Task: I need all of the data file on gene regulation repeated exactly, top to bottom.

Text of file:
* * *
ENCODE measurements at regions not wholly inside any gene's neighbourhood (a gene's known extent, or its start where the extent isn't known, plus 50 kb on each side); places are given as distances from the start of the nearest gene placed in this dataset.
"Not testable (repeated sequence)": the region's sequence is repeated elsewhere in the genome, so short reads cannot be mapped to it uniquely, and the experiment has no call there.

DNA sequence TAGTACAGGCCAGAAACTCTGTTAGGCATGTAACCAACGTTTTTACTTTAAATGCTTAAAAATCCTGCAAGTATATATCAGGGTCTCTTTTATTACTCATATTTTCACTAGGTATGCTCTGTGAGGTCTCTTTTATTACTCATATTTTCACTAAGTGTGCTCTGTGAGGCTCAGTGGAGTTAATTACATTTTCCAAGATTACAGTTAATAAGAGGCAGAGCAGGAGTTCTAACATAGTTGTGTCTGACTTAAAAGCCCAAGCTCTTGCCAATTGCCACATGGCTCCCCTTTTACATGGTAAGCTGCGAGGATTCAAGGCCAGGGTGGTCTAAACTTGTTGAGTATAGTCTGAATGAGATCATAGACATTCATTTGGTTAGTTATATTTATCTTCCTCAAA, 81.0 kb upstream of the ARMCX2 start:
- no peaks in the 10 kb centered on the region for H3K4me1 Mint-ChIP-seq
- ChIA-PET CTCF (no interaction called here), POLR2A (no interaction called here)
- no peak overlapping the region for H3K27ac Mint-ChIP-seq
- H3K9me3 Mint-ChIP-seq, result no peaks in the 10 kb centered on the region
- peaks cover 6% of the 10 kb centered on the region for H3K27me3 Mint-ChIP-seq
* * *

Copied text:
ENCODE measurements at regions not wholly inside any gene's neighbourhood (a gene's known extent, or its start where the extent isn't known, plus 50 kb on each side); places are given as distances from the start of the nearest gene placed in this dataset.
"Not testable (repeated sequence)": the region's sequence is repeated elsewhere in the genome, so short reads cannot be mapped to it uniquely, and the experiment has no call there.

DNA sequence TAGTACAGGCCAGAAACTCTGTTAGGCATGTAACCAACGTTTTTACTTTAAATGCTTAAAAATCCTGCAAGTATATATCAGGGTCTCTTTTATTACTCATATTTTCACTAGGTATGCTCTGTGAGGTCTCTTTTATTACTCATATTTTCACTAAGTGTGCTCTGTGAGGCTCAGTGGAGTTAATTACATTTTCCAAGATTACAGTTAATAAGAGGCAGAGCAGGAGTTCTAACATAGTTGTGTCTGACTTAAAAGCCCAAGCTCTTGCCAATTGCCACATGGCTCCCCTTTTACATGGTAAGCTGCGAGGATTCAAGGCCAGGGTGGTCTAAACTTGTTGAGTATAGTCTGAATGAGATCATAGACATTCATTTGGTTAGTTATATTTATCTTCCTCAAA, 81.0 kb upstream of the ARMCX2 start:
- no peaks in the 10 kb centered on the region for H3K4me1 Mint-ChIP-seq
- ChIA-PET CTCF (no interaction called here), POLR2A (no interaction called here)
- no peak overlapping the region for H3K27ac Mint-ChIP-seq
- H3K9me3 Mint-ChIP-seq, result no peaks in the 10 kb centered on the region
- peaks cover 6% of the 10 kb centered on the region for H3K27me3 Mint-ChIP-seq